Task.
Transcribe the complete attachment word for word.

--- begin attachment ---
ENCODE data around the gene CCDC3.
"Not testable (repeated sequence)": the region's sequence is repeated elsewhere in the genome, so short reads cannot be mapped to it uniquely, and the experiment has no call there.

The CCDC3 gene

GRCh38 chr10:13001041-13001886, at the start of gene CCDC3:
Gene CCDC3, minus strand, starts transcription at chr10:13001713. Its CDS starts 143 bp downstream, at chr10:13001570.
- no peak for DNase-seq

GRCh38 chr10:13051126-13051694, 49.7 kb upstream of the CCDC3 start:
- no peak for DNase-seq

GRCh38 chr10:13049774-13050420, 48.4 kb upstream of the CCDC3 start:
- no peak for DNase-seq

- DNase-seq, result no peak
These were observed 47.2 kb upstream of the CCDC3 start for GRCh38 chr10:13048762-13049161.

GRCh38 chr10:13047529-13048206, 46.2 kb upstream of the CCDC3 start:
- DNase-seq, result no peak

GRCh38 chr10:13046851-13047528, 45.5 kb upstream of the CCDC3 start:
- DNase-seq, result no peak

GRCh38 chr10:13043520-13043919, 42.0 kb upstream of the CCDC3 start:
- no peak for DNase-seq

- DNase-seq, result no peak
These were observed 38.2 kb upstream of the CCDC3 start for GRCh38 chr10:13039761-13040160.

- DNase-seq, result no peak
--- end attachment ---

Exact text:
ENCODE data around the gene CCDC3.
"Not testable (repeated sequence)": the region's sequence is repeated elsewhere in the genome, so short reads cannot be mapped to it uniquely, and the experiment has no call there.

The CCDC3 gene

GRCh38 chr10:13001041-13001886, at the start of gene CCDC3:
Gene CCDC3, minus strand, starts transcription at chr10:13001713. Its CDS starts 143 bp downstream, at chr10:13001570.
- no peak for DNase-seq

GRCh38 chr10:13051126-13051694, 49.7 kb upstream of the CCDC3 start:
- no peak for DNase-seq

GRCh38 chr10:13049774-13050420, 48.4 kb upstream of the CCDC3 start:
- no peak for DNase-seq

- DNase-seq, result no peak
These were observed 47.2 kb upstream of the CCDC3 start for GRCh38 chr10:13048762-13049161.

GRCh38 chr10:13047529-13048206, 46.2 kb upstream of the CCDC3 start:
- DNase-seq, result no peak

GRCh38 chr10:13046851-13047528, 45.5 kb upstream of the CCDC3 start:
- DNase-seq, result no peak

GRCh38 chr10:13043520-13043919, 42.0 kb upstream of the CCDC3 start:
- no peak for DNase-seq

- DNase-seq, result no peak
These were observed 38.2 kb upstream of the CCDC3 start for GRCh38 chr10:13039761-13040160.

- DNase-seq, result no peak